We start 2016 as we started 2015 – with big challenges for the health system and uncertainty as to how governments will meet them.
The health care headaches in 2016 are, in fact, the same ones we faced a decade ago, albeit different in severity and symptoms. They include population growth, ageing and the rise of chronic disease; inequality in access to care and health outcomes; technological change (the good, the bad and the expensive) and the seemingly inexorable rise in health costs.
Circling for landing are three major reviews on private health insurance, primary care, and low-value care. Their recommendations, and the government’s response to them, are very much up in the air.
Adding to the uncertainty is the broader review of federalism and its consequences for public hospital funding, along with speculation around the 2016 federal election date and what each party’s Santa sack of election promises might contain.
Private health insurance
The number of people with private health insurance continues to creep up but the market is not in good shape.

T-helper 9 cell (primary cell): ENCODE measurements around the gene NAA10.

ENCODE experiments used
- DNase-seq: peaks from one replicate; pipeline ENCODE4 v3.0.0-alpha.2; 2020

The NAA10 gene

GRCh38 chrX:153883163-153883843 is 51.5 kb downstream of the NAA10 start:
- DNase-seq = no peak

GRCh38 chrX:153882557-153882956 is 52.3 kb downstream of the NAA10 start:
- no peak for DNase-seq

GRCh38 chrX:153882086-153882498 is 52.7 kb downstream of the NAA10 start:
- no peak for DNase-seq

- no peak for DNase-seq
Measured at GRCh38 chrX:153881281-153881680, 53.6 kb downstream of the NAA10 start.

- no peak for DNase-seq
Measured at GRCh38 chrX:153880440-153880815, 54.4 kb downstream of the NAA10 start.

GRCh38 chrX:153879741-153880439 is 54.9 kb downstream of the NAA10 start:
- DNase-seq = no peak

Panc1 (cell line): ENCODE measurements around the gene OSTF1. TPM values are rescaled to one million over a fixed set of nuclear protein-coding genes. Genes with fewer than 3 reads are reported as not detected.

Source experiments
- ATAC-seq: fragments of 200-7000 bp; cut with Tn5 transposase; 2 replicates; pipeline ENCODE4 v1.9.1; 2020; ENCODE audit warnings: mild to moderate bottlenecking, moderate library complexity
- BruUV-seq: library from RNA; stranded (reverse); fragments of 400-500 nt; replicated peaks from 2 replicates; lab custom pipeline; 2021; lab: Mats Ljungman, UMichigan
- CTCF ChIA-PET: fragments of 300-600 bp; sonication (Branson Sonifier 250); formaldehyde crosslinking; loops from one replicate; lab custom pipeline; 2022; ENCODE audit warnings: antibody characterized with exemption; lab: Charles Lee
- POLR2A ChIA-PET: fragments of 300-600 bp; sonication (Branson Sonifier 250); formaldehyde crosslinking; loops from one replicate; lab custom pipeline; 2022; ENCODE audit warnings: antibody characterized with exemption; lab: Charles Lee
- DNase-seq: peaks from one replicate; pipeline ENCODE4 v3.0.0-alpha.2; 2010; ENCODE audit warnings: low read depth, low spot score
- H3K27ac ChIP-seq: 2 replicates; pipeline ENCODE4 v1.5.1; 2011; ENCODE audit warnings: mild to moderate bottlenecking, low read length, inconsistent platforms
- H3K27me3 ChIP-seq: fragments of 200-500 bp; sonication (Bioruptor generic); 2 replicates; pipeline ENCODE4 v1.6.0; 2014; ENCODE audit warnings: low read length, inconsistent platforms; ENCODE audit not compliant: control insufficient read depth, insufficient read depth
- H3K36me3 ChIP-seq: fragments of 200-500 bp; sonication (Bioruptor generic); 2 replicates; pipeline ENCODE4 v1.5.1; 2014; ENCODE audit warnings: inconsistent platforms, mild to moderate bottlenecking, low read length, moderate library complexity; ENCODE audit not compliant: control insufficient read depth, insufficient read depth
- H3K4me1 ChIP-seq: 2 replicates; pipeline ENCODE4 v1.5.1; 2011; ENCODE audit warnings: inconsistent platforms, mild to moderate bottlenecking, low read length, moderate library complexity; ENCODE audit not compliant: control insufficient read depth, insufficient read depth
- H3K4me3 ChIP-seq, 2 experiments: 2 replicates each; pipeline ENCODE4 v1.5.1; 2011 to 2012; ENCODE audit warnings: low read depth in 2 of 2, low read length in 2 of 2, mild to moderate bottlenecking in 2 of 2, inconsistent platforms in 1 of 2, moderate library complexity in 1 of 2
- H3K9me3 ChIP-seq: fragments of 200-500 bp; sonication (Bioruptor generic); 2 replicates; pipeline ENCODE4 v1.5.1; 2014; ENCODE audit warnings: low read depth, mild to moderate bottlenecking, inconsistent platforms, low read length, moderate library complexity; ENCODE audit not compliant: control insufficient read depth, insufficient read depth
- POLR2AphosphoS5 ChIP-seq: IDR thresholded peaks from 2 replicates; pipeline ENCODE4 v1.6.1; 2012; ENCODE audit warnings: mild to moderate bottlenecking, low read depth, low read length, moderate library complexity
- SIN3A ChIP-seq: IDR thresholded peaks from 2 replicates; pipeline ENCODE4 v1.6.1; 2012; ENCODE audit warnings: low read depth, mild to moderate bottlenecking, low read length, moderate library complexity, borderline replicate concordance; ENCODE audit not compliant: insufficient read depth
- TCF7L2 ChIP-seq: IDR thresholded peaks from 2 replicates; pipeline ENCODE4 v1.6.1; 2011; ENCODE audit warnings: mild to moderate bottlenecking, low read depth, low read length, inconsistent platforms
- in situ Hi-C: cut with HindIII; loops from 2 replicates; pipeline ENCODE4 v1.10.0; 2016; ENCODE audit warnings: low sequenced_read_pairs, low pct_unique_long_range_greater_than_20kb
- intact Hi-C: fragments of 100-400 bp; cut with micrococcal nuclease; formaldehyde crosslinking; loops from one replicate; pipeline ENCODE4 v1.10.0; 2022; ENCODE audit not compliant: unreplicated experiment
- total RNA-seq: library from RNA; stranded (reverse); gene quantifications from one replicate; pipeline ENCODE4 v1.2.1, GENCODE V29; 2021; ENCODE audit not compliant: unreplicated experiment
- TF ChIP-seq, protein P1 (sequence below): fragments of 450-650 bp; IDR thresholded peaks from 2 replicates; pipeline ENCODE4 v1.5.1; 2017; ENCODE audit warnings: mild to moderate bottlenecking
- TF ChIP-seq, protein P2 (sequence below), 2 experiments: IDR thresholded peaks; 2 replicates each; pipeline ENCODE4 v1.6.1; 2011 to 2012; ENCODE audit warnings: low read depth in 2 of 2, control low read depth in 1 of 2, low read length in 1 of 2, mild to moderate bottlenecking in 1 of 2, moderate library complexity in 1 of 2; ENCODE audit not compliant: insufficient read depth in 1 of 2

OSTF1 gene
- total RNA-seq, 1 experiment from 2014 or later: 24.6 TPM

The rebate is one of the fastest growing areas of government health expenditure and complaints about the product abound. High levels of coverage are being achieved through carrots (the rebate) and sticks (penalties for the uninsured) rather than genuine consumer appeal.
One solution being floated is for the whole subsidy framework to be thrown out. Instead of subsidising private insurers, which pay private hospitals, the government could subsidise private hospitals directly.
Government advisers are impressed by the efficiency gains that activity-based funding (paying hospitals per procedure rather than a lump sum) brought to public hospitals and believe similar improvement can be brought to the private sector.
The mechanism to achieve this could be a Hospital Benefits Schedule which, like the Medicare Benefits Schedule, would prescribe a schedule fee for private hospital care, based on existing Commonwealth payments for public hospital services under activity-based funding. The same schedule may later be used for public hospitals, replacing grants to the states.